They know jack
John Butler trio keeps in rhythm with jack Johnson
Local fans of Jack Johnson might think of the John Butler Trio's upcoming concert as a warm-up to the Kokua Festival two weeks from now.
Johnson opened for the popular Australian band years ago, according to Butler, and both of them were on the Live Earth concert bill in Sydney last year. Last month, Butler met briefly with Johnson at a tour stop down under, as Johnson kicked off his "Sleep Through the Static" world tour in Australia.
THE JOHN BUTLER TRIO
With special guest Paula Fuga
Place: Pipeline Cafe, 805 Pohukaina St.
Time: 8 p.m. Wednesday
Tickets: $20 and $35 VIP, all ages, on sale at the club, MuuMuu Heaven in Kailua, and all Ticketmaster outlets including Times Supermarkets, charge-by-phone at (877) 750-4000, and online at ticketmaster.com
Butler and his band, in turn, are starting off an important U.S./Canadian tour in Honolulu Wednesday night at Pipeline Cafe. (Opening for him here will be singer-songwriter Paula Fuga who, coincidentally enough, is part of this year's Kokua Festival lineup.)
Want more "six degrees of JJ"? Butler's latest album, "Grand National," was co-produced with Mario Caldato Jr., who has worked with Johnson in the studio, as well as with other high-level acts as the Beastie Boys and Beck.
If you like Johnson's tunes, plus the music of G. Love, Ben Harper, and the Red Hot Chili Peppers, Butler is right up your alley.
Butler and his bandmates -- bassist Shannon Birchall and percussionist Michael Barker -- share a solid chemistry, with Butler playing a wide range of stringed instruments, from ukulele to banjo to electric guitar, and to his trademark lap guitars of resonator steel and 11-string.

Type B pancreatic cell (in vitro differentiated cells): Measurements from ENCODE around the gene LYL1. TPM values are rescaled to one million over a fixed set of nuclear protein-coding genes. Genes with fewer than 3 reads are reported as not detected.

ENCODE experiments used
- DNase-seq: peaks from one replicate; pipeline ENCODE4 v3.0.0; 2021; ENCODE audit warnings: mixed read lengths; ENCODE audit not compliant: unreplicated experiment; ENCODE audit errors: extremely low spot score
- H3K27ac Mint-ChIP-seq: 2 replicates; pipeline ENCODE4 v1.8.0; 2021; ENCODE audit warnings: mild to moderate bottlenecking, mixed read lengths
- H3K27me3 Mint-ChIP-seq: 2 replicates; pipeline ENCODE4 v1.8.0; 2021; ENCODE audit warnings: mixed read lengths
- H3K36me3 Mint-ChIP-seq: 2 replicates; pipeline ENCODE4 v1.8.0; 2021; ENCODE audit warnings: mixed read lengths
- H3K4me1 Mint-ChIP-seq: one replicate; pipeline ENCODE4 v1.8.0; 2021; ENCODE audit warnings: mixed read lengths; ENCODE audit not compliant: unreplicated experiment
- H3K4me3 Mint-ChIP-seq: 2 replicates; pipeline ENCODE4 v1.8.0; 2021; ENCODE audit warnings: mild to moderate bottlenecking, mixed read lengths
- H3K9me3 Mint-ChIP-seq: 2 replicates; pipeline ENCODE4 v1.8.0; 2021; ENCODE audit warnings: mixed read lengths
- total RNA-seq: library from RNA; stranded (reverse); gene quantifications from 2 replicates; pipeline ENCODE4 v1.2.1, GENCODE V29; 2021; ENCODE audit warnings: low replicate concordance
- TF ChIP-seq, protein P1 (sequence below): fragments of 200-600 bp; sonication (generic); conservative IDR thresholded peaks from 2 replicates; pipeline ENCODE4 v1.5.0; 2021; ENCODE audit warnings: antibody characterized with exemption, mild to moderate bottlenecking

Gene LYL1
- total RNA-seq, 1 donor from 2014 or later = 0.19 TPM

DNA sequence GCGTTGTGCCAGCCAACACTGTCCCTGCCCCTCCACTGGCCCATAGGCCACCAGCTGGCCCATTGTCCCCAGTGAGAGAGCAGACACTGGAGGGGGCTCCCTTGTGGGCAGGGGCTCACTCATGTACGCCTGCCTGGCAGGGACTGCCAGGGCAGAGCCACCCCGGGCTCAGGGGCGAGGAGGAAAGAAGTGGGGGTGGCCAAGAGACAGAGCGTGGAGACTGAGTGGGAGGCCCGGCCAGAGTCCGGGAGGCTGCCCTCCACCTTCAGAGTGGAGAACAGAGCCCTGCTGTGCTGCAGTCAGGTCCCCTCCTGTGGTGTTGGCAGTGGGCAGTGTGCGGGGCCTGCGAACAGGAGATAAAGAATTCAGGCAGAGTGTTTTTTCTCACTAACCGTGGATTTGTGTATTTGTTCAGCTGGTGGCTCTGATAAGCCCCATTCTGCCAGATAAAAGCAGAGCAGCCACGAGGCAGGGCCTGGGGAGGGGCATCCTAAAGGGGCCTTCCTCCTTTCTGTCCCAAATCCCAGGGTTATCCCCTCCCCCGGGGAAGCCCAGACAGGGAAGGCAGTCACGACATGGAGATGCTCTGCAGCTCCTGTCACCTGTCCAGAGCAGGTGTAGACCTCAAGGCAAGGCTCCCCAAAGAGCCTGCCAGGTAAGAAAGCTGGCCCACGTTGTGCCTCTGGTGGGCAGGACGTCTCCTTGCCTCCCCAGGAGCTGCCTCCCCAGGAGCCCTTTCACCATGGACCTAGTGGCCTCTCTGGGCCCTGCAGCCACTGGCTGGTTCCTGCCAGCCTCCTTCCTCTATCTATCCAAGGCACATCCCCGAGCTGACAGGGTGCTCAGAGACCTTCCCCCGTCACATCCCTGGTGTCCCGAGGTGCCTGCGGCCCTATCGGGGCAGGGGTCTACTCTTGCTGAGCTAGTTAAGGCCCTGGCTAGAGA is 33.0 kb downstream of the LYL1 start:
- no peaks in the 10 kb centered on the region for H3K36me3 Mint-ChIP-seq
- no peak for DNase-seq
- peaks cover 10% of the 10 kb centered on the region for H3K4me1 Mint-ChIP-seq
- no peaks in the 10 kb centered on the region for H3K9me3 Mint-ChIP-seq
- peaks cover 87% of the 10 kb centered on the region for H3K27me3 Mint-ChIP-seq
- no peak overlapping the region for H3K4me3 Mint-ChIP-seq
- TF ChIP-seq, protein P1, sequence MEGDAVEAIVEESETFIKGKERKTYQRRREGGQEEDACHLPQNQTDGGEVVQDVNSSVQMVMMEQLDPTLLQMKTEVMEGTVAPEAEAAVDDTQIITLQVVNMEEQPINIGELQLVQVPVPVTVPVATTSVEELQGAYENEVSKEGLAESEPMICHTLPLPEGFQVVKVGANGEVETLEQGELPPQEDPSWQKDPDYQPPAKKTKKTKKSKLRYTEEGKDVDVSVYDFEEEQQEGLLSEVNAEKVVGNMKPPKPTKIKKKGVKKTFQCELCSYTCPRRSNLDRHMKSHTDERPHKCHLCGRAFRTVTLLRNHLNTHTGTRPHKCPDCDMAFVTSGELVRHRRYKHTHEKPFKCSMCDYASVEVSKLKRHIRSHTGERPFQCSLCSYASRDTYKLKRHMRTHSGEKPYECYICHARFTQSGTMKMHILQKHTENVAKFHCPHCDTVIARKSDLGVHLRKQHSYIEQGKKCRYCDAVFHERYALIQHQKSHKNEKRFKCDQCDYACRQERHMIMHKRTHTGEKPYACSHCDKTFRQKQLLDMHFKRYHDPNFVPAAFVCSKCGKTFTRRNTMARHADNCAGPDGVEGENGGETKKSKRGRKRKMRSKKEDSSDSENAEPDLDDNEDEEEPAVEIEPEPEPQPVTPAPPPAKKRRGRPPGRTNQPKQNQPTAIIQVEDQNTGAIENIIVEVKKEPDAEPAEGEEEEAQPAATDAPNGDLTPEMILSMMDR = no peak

Why only 11? "Because the high G on a 12-string guitar is terrible, it breaks quickly," said Butler with a laugh from his Tokyo hotel room earlier this week. "And it's higher than a high E, which is useless to me."
You can hear that amplified 11-stringer put to good use on the album in songs like the rocking "Devil Running" (complete with wah pedal) and the breakout track "Used to Get High."
Butler said his musical tastes "are a bit schizophrenic, really. I like Run-DMC, the Beastie Boys, Tool, Gillian Welch, of course Bob Marley and Jimi Hendrix, and I tend to mash them up in my music. But it's definitely roots, definitely rock and definitely reggae, and hip-hop as well.
"I can only create one style of music, mine's, and all I can do only is to honor the songs that come to me, like if something comes in a banjo melody with a reggae skank on the offbeat. I'm not trying to be clever, but to put a good emphasis on the song."
Butler is part of a family legacy of string players. After moving to Australia after a childhood in Southern California, he picked up the guitar at age 11. "I just started learning it for the fun of it, but it got serious when I turned 16."
He has in his possession the slide guitars of his great-great-grandfather and grandfather from his father's Irish-Australian side of the family.
He and Johnson share charitable concerns, and akin to the Johnsons' Kokua Hawaii Foundation, Butler and his wife, Daniella, oversee the JB Seed, an Australian arts grant fund that provides for, among other things, indigenous recording and social activism through the arts. He also supports a nuclear-free Australia.
"But the biggest cause I support as an activist is common sense, and in doing the right thing," Butler said. "Like with a nuclear-free Australia, nuclear energy being touted as the answer to global warming; its toxic legacy is forgotten. Forty percent of the uranium in the world is found in Australia, and the country's been lobbied heavily by multinational corporations to mine it. But uranium is highly carcinogenic and toxic, so just to fight against this makes sense."